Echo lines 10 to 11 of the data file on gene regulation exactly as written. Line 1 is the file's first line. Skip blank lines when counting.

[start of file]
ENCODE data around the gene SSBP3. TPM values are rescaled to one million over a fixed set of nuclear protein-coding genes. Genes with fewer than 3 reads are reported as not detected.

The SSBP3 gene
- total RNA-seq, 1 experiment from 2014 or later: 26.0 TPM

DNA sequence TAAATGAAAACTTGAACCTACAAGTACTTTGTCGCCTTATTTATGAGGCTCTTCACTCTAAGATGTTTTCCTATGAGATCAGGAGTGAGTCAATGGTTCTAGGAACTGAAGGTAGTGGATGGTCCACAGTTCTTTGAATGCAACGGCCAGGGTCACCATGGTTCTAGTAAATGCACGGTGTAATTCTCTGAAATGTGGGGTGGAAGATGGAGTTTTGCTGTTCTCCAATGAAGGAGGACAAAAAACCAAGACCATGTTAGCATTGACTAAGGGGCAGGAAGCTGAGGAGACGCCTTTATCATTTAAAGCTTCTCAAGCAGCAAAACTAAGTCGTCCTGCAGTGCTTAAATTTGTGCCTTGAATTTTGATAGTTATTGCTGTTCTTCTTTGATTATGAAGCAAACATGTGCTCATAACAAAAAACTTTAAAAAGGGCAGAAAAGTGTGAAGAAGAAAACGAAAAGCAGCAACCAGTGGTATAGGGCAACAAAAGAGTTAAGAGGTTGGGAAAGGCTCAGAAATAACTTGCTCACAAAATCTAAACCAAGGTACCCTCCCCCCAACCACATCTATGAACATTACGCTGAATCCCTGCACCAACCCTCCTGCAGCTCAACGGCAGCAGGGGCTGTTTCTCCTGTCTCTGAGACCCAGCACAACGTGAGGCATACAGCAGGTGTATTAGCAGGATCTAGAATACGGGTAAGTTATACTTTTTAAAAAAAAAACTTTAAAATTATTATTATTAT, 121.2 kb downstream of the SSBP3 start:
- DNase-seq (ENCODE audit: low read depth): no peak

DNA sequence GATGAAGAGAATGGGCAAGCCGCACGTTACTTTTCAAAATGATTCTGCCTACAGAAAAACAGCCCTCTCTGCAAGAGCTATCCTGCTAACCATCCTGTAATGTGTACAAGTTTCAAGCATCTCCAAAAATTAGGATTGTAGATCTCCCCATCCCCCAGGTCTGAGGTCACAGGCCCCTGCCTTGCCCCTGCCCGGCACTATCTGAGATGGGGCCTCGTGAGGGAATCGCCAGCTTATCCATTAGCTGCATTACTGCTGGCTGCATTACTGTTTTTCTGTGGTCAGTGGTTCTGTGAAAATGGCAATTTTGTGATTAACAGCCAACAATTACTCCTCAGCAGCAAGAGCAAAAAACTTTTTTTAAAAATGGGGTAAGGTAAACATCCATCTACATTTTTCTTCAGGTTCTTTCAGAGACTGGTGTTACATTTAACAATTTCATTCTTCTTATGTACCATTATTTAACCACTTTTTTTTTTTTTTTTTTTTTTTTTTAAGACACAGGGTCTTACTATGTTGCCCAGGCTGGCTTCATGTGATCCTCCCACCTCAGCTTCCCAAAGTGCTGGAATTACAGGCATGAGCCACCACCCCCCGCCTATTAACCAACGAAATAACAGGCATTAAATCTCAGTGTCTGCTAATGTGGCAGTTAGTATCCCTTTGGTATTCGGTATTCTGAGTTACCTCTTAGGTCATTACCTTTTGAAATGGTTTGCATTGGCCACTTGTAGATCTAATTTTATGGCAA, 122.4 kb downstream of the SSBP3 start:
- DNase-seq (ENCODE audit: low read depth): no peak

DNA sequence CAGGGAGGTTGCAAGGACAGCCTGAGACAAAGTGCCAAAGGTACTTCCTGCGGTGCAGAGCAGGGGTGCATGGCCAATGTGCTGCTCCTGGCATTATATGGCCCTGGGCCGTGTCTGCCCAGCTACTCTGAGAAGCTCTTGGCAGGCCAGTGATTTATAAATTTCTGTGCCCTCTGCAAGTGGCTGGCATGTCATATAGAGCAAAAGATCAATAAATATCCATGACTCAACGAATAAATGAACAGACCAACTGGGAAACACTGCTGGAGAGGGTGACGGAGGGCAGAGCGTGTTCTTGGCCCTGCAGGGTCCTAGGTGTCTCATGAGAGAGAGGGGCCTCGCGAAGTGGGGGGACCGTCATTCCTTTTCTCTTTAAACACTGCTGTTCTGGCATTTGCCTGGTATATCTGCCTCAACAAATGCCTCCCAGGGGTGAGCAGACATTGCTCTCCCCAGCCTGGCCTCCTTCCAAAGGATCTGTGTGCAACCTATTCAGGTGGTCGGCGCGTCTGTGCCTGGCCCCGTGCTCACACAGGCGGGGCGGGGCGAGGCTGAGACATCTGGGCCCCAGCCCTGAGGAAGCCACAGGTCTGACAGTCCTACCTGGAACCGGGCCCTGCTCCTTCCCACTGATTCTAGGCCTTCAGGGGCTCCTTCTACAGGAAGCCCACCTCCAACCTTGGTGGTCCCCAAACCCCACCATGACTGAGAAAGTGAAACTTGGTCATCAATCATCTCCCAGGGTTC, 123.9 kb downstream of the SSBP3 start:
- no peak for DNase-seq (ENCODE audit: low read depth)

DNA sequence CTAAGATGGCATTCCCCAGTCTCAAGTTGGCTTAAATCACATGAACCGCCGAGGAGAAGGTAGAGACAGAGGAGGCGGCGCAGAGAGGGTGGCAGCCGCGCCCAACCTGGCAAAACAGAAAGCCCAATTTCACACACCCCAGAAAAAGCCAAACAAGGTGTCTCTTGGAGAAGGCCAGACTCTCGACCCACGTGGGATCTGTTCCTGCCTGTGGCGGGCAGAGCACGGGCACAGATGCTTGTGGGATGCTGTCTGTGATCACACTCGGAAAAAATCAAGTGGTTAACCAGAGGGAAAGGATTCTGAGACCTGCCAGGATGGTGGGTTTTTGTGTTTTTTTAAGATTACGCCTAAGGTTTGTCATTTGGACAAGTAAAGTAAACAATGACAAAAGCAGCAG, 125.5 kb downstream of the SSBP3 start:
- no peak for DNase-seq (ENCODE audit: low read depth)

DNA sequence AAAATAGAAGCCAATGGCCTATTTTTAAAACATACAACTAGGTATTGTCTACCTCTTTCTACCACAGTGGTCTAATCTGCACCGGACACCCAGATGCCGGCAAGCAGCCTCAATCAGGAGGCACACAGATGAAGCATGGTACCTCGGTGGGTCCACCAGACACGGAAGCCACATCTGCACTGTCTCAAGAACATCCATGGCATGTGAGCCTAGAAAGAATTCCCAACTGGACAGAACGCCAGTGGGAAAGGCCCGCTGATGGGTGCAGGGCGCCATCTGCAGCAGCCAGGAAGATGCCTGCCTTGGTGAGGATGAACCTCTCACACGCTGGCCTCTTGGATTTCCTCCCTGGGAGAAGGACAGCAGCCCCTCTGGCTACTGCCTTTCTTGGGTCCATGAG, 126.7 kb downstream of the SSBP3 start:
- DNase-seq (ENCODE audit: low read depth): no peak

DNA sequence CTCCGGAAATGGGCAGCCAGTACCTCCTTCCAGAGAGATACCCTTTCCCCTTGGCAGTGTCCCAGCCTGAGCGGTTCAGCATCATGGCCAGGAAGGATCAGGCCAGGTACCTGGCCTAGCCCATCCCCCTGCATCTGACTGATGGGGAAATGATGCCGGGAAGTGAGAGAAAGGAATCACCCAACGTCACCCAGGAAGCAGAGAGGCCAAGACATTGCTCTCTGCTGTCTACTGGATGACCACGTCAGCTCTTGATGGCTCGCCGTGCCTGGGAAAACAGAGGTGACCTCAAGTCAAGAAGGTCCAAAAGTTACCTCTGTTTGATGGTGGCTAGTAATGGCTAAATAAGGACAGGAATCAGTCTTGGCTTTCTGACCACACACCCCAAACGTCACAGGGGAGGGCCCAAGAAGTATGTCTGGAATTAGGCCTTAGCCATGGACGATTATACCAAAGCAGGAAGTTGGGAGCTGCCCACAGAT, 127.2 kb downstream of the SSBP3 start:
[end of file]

DNA sequence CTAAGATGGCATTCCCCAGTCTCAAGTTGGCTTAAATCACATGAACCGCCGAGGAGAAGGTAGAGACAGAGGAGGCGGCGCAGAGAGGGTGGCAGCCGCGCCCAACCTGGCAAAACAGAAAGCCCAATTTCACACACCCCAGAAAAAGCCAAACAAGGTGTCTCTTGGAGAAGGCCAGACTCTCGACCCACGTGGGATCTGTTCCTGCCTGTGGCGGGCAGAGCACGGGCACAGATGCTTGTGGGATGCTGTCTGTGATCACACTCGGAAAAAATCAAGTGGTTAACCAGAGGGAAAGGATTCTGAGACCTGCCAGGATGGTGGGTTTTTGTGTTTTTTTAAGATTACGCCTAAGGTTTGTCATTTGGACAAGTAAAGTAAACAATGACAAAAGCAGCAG, 125.5 kb downstream of the SSBP3 start:
- no peak for DNase-seq (ENCODE audit: low read depth)